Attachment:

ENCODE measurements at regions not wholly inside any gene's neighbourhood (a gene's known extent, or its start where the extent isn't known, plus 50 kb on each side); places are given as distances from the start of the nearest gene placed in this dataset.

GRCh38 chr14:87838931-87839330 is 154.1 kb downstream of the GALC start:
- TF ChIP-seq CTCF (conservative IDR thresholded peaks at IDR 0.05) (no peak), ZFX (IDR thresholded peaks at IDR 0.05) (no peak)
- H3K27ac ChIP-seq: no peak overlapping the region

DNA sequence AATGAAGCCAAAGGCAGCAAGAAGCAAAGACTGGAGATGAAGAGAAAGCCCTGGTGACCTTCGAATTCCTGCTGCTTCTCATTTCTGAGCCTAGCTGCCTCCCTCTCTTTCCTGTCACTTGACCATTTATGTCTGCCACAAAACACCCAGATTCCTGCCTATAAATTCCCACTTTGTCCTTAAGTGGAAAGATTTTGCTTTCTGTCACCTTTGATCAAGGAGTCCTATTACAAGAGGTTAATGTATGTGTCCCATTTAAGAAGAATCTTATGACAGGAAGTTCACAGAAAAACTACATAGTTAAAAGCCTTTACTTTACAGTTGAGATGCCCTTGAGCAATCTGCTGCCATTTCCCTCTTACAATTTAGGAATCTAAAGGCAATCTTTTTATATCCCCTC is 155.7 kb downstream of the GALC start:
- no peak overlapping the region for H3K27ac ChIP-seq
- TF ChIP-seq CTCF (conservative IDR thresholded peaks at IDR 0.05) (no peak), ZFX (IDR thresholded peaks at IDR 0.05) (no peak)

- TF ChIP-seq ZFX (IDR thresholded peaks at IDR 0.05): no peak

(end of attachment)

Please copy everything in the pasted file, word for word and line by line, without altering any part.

ENCODE measurements at regions not wholly inside any gene's neighbourhood (a gene's known extent, or its start where the extent isn't known, plus 50 kb on each side); places are given as distances from the start of the nearest gene placed in this dataset.

GRCh38 chr14:87838931-87839330 is 154.1 kb downstream of the GALC start:
- TF ChIP-seq CTCF (conservative IDR thresholded peaks at IDR 0.05) (no peak), ZFX (IDR thresholded peaks at IDR 0.05) (no peak)
- H3K27ac ChIP-seq: no peak overlapping the region

DNA sequence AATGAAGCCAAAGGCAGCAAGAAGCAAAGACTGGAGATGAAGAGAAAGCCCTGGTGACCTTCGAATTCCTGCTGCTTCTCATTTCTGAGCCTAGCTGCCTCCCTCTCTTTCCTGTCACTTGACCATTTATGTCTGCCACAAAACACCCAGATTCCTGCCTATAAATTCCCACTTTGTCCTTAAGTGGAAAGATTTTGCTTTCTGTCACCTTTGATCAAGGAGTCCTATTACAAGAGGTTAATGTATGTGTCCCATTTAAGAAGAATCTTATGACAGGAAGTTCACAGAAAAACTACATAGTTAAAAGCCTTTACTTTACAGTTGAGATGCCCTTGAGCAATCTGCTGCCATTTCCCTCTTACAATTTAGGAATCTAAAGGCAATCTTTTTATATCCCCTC is 155.7 kb downstream of the GALC start:
- no peak overlapping the region for H3K27ac ChIP-seq
- TF ChIP-seq CTCF (conservative IDR thresholded peaks at IDR 0.05) (no peak), ZFX (IDR thresholded peaks at IDR 0.05) (no peak)

- TF ChIP-seq ZFX (IDR thresholded peaks at IDR 0.05): no peak